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Saturday, June 09, 2012
As is well known, the modern footballer doesn’t always have the best relationship with the modern media. Both, after all, want very different things.
Essentially, journalists want players to tell them things that the players don’t particularly want to give away.
In Poznan on Saturday however, both the Irish captain and the Irish journalists were, rather refreshingly it must be said, in complete solidarity.
With a genuinely historic football figure like Giovanni Trapattoni holding court in Ireland’s pre-game press conference, it is perhaps somewhat inevitable that he will attract so much attention from all corners of the globe.
And, duly, the questions asked were coming from pretty much everywhere... Spain, the Middle East, America, Italy... but not, curiously, Ireland.
By the time the pedantic Uefa official was signalling to wrap up the event, only one Irish-based question had been asked.
So, Robbie Keane decided to interject.
"We’ve been waiting 10 years to get here... do you want to actually let some of the Irish journalists ask a question?"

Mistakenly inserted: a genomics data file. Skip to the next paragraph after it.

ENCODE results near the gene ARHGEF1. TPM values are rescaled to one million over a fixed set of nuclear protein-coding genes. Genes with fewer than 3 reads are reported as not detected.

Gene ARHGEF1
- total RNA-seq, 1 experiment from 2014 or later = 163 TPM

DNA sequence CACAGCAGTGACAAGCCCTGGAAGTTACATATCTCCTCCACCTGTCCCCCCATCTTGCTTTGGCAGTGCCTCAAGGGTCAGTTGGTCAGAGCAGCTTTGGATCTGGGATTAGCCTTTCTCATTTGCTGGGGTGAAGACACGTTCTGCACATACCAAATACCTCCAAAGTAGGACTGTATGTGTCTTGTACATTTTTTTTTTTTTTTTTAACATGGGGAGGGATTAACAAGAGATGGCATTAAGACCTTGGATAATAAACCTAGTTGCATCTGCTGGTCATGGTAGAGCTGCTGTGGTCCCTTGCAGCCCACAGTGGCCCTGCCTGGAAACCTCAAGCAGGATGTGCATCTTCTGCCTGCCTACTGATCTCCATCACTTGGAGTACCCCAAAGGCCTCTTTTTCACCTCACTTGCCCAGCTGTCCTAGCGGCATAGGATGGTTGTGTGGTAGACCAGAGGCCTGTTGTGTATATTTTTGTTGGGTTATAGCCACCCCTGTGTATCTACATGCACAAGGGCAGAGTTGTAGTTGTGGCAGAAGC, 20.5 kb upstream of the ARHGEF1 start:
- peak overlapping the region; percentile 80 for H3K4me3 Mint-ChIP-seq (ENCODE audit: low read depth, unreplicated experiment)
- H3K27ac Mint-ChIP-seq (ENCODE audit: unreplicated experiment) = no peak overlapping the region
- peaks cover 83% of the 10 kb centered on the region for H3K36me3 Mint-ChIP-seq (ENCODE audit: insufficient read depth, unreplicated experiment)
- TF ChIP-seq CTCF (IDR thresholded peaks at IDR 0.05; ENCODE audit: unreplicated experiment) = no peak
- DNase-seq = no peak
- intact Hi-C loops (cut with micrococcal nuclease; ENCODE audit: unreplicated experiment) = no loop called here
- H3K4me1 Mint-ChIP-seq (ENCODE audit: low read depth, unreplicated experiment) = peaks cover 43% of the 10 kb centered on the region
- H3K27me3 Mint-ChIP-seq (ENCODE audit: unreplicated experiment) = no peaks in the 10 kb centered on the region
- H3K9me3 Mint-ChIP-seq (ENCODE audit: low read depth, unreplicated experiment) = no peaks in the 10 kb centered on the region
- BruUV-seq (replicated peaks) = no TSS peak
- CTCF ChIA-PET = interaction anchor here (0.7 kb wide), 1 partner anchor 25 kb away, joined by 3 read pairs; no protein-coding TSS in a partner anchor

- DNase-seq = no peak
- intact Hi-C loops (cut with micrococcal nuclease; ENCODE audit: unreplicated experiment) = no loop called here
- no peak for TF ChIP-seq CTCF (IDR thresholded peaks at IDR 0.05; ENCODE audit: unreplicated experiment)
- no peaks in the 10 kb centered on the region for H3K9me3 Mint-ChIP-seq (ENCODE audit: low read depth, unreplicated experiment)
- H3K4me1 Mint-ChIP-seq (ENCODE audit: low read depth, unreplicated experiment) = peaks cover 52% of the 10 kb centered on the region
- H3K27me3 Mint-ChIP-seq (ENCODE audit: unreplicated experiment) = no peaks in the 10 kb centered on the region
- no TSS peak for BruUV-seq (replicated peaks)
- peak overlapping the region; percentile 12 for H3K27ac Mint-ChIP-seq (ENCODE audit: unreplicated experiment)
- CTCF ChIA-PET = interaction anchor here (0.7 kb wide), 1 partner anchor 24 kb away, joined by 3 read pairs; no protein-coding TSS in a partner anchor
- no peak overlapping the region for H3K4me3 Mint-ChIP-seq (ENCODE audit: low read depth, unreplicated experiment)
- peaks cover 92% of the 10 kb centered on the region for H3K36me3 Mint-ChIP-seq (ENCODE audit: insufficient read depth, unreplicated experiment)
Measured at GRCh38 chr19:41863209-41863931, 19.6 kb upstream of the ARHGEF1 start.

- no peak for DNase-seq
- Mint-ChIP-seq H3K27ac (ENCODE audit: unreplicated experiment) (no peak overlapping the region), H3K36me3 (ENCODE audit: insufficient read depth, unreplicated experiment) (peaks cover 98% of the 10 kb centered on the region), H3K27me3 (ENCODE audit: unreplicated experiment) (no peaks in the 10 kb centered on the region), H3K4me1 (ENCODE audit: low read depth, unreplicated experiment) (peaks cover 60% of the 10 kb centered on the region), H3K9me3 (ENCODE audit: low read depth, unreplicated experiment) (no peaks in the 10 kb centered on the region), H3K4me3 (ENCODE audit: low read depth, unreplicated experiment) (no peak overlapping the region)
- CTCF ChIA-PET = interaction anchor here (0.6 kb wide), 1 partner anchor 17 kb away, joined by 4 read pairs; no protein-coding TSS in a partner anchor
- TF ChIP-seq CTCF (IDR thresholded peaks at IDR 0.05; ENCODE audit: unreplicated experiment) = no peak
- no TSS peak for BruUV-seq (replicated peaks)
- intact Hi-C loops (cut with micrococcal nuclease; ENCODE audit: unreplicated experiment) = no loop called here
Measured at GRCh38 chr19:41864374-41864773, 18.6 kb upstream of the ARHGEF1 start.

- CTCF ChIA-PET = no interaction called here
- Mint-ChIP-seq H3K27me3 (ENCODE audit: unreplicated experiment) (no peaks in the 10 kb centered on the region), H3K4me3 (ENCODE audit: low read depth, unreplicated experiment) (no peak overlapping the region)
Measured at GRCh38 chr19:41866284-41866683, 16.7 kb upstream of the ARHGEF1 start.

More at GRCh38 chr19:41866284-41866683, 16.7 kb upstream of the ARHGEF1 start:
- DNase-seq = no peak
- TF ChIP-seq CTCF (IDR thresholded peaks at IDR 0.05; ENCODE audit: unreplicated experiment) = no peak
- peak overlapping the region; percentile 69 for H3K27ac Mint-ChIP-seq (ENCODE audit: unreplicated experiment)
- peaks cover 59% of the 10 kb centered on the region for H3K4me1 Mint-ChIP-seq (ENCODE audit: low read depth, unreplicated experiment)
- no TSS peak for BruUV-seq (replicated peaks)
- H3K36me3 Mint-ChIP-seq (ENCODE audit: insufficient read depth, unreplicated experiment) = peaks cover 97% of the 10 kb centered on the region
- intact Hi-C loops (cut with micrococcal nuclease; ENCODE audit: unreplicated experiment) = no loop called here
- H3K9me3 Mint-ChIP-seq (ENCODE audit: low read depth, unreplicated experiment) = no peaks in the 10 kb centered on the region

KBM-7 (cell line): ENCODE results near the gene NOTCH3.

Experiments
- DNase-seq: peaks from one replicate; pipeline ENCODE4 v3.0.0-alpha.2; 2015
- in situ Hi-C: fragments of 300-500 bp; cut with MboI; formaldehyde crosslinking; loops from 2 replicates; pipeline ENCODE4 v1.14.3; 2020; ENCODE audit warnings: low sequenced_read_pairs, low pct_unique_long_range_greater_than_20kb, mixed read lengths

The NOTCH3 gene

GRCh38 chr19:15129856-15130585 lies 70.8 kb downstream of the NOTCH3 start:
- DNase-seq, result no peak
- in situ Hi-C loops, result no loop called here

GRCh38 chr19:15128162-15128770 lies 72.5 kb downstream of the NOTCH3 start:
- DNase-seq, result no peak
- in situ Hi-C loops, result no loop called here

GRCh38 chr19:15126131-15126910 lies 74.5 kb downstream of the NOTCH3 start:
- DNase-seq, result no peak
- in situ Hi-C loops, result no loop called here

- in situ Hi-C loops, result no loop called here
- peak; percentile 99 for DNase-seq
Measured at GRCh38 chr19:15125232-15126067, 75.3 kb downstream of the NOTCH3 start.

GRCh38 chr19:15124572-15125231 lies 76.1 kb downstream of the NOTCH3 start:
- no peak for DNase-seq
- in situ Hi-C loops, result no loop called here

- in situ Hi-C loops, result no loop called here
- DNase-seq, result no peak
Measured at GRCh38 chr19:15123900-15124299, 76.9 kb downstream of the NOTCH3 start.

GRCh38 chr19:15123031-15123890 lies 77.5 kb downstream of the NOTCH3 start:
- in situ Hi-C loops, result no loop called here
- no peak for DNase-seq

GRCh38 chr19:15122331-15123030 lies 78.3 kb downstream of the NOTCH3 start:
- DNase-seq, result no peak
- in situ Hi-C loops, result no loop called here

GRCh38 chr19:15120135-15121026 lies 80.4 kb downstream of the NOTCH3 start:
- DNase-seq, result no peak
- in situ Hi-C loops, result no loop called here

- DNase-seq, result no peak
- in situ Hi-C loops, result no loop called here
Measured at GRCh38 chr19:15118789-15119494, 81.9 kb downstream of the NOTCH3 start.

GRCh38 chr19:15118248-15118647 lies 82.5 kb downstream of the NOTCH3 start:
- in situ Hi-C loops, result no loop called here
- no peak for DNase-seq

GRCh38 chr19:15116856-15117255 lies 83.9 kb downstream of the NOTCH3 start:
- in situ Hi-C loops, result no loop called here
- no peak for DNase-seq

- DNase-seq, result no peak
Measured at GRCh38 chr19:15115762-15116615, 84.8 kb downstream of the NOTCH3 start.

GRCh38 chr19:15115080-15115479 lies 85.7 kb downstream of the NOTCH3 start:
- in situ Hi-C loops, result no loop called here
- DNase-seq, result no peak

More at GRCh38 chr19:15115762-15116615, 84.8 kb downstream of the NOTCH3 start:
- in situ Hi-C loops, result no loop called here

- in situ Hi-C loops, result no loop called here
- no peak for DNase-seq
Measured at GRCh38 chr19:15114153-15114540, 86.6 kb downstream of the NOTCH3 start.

It was met with a round of applause.
And, to be fair, it was a moment that felt in-keeping with the day.
Despite some perceptions, the Irish media are not like the infamous British press pack. We don’t want them to fail in order to boost our own ego and confirm our own opinions. And, believe us, having watched some of the English media cover these tournaments that can really be the case. It’s a different beast, a different monster.
One of my favourite stories about the English press comes from 1998. At the start of that tournament, infamously, Glenn Hoddle was refusing to play the two rising stars of the English team: Michael Owen and David Beckham.
Eventually, though, both came on and had instant effect.
One particular journalist had been beating that drum rather loudly. So, on a French train between venues, he decided to take it up with the nearest available member of the English backroom team: the legendary Bryan Robson.
As the story goes, the following scene is farcical.
The journalist effectively had Robson pinned up against the wall, roaring: "It’s not f**king rocket science Robbo! You play your f**king two best players and you win!"
Rest assured, this doesn’t happen with Ireland.
For one, we’d bloody love that kind of access.
In general, though, the good vibe between player and media reflected the good vibe around Poznan as a whole as regards the Irish.
Fans were cheerily drinking on the train from Gdansk, there was green everywhere.
The hope, of course, is that vibe continues tonight (Sunday).
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